Keep track of multiple Git remote repositories

Having consistent naming standards is key to keeping local and upstream Git repos straight.
59 readers like this.
Out of the trash and into the classroom

Working with remote repositories gets confusing when the names of the remote repositories in your local Git repo are inconsistent.

One approach to solving this issue is to standardize the use and meaning of two words: origin, referring to your personal<USER>/* repos, and upstream, referring to the repo from which you forked the origin repo. In other words, upstream refers to the upstream repo where work is publicly submitted, while origin refers to your local fork of the upstream repo from which you generate pull requests (PRs), for example.

Using the pbench repo as an example, here is a step-by-step approach to set up a new local clone with origin and upstream defined consistently.

  1. On most Git hosting services, you must fork a project when you want to work on it. When you run your own Git server, that's not necessary, but for a codebase that's open to the public, it's an easy way to transfer diffs among contributors.

    Create a fork of a Git repository. For this example, assume your fork is located at<USER>/pbench.

  2. Next, you must obtain a Uniform Resource Identifier (URI) for cloning over SSH. On most Git hosting services, such as GitLab or GitHub, it's in a button or panel labeled Clone or Clone over SSH. Copy the clone URI to your clipboard.

  3. On your development system, clone the repo using the text you copied:

    $ git clone<USER>/pbench.git

    This clones the Git repository with the default name origin for your forked copy of the pbench repo.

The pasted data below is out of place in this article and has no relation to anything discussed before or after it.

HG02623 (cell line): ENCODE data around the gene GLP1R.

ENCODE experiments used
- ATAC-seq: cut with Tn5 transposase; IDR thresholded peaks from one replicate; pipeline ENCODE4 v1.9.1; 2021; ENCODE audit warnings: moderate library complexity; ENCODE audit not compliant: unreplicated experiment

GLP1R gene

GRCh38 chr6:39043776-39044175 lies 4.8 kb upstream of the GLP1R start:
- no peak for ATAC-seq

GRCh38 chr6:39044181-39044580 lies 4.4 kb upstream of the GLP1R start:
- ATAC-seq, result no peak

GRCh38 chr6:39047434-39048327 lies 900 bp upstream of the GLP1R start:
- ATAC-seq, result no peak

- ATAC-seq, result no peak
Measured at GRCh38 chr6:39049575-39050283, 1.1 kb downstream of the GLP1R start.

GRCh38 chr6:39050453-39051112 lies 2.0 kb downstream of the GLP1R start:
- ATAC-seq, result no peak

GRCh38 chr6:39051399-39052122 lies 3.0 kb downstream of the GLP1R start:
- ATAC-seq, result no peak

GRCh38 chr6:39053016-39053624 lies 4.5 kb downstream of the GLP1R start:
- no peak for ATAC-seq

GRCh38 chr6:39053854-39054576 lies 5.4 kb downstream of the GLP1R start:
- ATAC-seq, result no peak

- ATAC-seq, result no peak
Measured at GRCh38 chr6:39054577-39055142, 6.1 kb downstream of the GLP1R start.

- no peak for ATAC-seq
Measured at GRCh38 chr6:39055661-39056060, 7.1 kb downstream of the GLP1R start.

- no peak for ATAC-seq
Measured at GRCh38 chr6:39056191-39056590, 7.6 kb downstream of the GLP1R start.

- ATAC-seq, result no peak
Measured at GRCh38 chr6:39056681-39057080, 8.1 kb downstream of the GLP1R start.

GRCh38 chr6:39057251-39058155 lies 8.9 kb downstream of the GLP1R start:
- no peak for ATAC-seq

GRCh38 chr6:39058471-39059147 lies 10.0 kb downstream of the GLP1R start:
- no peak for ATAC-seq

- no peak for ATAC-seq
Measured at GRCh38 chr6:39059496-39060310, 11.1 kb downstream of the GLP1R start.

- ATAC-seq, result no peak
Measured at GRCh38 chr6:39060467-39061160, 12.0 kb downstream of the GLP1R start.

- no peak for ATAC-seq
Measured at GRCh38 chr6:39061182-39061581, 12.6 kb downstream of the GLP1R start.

4. Change directory to the repo you just cloned:

    $ cd ~/pbench
  5. Next, obtain the SSH URI of the source repo (the one you originally forked). This is probably done the same way as above: Find the Clone button or panel and copy the clone address. In software development, this is typically referred to as "upstream" because (in theory) this is where most commits happen, and you intend to let those commits flow downstream into your copy of the repository.

  6. Add the URI to your local copy of the repository. Yes, there will be two different remotes assigned to your local copy of the repository:

    $ git remote add upstream
  7. You now have two named remote repos: origin and upstream. You can see your remote repos with the remote subcommand:

    $ git remote -v

    Right now, your local master branch is tracking the origin master, which is not necessarily what you want. You probably want to track the upstream version of this branch because upstream is where most development takes place. The idea is that you are adding your changes on top of whatever you get from upstream.

  8. Change your local master branch to track upstream/master:

    $ git fetch upstream
    $ git branch --set-upstream-to=upstream/master master

    You can do this for any branch you want, not just master. For instance, some projects use a dev branch for all unstable changes, reserving master for code approved for release.

  9. Once you've set your tracking branches, be sure to rebase your master to bring it up to date to any new changes made to the upstream repo:

    $ git remote update
    $ git checkout master
    $ git rebase

This is a great way to keep your Git repositories synchronized between forks. If you want to automate this, read Seth Kenlon's article on cohosting Git repositories with Ansible to learn how.

What to read next
User profile image.
Software Engineer at Red Hat, Inc. Interests include tooling for performance and scale environments (pbench), POSIX Threads, C, Python, Logging, rsyslog, fluentd, Elasticsearch, Javascript.

Comments are closed.

Creative Commons LicenseThis work is licensed under a Creative Commons Attribution-Share Alike 4.0 International License.